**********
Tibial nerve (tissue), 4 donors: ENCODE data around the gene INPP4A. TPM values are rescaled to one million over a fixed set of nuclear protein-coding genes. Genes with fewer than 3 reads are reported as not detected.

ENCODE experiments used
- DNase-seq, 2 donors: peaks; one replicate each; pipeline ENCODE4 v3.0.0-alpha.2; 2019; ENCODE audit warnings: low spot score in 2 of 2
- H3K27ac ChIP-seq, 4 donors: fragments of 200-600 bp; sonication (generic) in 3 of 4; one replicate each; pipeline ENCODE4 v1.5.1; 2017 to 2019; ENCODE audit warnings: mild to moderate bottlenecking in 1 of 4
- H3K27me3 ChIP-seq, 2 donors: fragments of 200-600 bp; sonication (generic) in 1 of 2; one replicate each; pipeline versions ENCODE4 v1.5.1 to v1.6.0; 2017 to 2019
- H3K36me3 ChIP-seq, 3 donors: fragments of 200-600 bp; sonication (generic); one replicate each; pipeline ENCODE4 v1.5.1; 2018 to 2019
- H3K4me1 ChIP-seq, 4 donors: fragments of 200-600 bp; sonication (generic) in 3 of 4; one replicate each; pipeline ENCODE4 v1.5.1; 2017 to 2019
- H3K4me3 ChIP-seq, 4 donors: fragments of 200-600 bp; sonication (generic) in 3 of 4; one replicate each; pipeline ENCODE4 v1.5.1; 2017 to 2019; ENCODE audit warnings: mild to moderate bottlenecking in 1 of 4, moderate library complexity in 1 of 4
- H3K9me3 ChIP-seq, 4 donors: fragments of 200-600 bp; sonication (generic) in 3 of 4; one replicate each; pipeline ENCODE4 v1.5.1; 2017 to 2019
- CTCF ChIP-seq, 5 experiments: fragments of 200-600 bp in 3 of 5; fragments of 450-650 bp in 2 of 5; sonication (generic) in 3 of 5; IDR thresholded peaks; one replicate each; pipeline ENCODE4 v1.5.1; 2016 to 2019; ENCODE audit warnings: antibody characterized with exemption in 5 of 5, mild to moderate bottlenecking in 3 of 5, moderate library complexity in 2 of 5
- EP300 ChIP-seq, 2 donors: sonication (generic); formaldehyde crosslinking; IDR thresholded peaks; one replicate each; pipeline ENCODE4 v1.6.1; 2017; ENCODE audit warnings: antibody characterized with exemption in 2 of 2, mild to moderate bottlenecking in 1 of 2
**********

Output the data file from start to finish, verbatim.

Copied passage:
Tibial nerve (tissue), 4 donors: ENCODE data around the gene INPP4A. TPM values are rescaled to one million over a fixed set of nuclear protein-coding genes. Genes with fewer than 3 reads are reported as not detected.

ENCODE experiments used
- DNase-seq, 2 donors: peaks; one replicate each; pipeline ENCODE4 v3.0.0-alpha.2; 2019; ENCODE audit warnings: low spot score in 2 of 2
- H3K27ac ChIP-seq, 4 donors: fragments of 200-600 bp; sonication (generic) in 3 of 4; one replicate each; pipeline ENCODE4 v1.5.1; 2017 to 2019; ENCODE audit warnings: mild to moderate bottlenecking in 1 of 4
- H3K27me3 ChIP-seq, 2 donors: fragments of 200-600 bp; sonication (generic) in 1 of 2; one replicate each; pipeline versions ENCODE4 v1.5.1 to v1.6.0; 2017 to 2019
- H3K36me3 ChIP-seq, 3 donors: fragments of 200-600 bp; sonication (generic); one replicate each; pipeline ENCODE4 v1.5.1; 2018 to 2019
- H3K4me1 ChIP-seq, 4 donors: fragments of 200-600 bp; sonication (generic) in 3 of 4; one replicate each; pipeline ENCODE4 v1.5.1; 2017 to 2019
- H3K4me3 ChIP-seq, 4 donors: fragments of 200-600 bp; sonication (generic) in 3 of 4; one replicate each; pipeline ENCODE4 v1.5.1; 2017 to 2019; ENCODE audit warnings: mild to moderate bottlenecking in 1 of 4, moderate library complexity in 1 of 4
- H3K9me3 ChIP-seq, 4 donors: fragments of 200-600 bp; sonication (generic) in 3 of 4; one replicate each; pipeline ENCODE4 v1.5.1; 2017 to 2019
- CTCF ChIP-seq, 5 experiments: fragments of 200-600 bp in 3 of 5; fragments of 450-650 bp in 2 of 5; sonication (generic) in 3 of 5; IDR thresholded peaks; one replicate each; pipeline ENCODE4 v1.5.1; 2016 to 2019; ENCODE audit warnings: antibody characterized with exemption in 5 of 5, mild to moderate bottlenecking in 3 of 5, moderate library complexity in 2 of 5
- EP300 ChIP-seq, 2 donors: sonication (generic); formaldehyde crosslinking; IDR thresholded peaks; one replicate each; pipeline ENCODE4 v1.6.1; 2017; ENCODE audit warnings: antibody characterized with exemption in 2 of 2, mild to moderate bottlenecking in 1 of 2